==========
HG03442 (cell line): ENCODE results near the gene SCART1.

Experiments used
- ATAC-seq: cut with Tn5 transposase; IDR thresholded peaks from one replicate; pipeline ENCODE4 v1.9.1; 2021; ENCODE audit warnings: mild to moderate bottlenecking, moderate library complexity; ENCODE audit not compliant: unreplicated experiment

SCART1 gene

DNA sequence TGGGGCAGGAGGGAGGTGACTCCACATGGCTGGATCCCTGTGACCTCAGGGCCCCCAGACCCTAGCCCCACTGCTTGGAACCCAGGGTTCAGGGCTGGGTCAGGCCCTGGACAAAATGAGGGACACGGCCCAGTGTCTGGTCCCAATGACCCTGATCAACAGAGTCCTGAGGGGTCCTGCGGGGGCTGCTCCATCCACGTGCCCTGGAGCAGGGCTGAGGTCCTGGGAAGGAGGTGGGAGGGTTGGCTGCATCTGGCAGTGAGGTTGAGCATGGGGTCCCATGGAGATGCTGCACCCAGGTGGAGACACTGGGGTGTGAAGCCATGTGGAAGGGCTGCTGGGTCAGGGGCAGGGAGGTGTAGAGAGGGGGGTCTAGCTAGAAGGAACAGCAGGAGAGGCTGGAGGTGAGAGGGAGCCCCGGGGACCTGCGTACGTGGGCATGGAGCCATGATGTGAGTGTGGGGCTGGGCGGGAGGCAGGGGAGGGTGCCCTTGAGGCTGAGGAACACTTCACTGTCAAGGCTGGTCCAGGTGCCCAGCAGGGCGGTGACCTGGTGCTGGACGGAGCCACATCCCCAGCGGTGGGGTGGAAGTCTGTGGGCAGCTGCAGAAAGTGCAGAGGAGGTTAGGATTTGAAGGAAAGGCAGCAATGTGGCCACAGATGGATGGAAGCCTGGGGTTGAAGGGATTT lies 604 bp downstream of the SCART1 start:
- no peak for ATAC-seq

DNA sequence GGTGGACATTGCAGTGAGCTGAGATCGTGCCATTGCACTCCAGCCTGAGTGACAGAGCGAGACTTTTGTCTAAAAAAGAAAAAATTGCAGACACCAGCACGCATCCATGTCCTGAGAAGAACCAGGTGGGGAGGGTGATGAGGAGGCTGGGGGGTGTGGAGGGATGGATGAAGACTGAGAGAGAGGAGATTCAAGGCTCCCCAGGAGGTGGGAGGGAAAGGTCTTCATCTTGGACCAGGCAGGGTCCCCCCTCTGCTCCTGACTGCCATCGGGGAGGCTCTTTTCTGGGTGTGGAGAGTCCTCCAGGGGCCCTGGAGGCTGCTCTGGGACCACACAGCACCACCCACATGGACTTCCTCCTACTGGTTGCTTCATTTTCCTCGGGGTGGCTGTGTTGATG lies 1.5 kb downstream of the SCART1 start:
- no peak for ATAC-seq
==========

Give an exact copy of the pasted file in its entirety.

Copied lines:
HG03442 (cell line): ENCODE results near the gene SCART1.

Experiments used
- ATAC-seq: cut with Tn5 transposase; IDR thresholded peaks from one replicate; pipeline ENCODE4 v1.9.1; 2021; ENCODE audit warnings: mild to moderate bottlenecking, moderate library complexity; ENCODE audit not compliant: unreplicated experiment

SCART1 gene

DNA sequence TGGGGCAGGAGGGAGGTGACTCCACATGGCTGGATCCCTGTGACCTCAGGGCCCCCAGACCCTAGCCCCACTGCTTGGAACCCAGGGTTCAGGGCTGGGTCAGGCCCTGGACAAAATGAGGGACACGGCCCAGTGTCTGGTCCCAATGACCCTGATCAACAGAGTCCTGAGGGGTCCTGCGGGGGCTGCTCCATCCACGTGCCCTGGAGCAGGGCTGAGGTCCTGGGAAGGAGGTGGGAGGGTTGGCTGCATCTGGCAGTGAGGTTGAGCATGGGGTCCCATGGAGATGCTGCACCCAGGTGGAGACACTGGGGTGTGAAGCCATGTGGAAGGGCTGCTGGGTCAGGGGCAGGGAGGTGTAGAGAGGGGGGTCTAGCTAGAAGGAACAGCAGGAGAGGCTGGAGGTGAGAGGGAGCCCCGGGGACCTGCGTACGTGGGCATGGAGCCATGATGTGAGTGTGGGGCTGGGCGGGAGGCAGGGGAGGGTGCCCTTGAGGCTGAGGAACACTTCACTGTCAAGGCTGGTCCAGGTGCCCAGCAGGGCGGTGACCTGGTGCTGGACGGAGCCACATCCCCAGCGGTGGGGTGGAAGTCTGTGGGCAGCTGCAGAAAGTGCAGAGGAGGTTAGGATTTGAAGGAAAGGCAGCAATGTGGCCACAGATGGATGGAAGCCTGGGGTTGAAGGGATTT lies 604 bp downstream of the SCART1 start:
- no peak for ATAC-seq

DNA sequence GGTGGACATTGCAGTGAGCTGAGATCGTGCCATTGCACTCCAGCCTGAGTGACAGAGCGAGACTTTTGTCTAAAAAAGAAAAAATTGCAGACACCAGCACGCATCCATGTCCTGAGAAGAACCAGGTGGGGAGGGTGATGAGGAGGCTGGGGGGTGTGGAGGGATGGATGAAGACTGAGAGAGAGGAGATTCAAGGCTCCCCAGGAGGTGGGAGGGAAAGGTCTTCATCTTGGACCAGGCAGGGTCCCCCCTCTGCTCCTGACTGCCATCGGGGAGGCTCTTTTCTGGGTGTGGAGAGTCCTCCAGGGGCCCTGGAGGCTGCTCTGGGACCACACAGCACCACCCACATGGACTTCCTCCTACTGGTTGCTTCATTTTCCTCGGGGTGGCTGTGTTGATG lies 1.5 kb downstream of the SCART1 start:
- no peak for ATAC-seq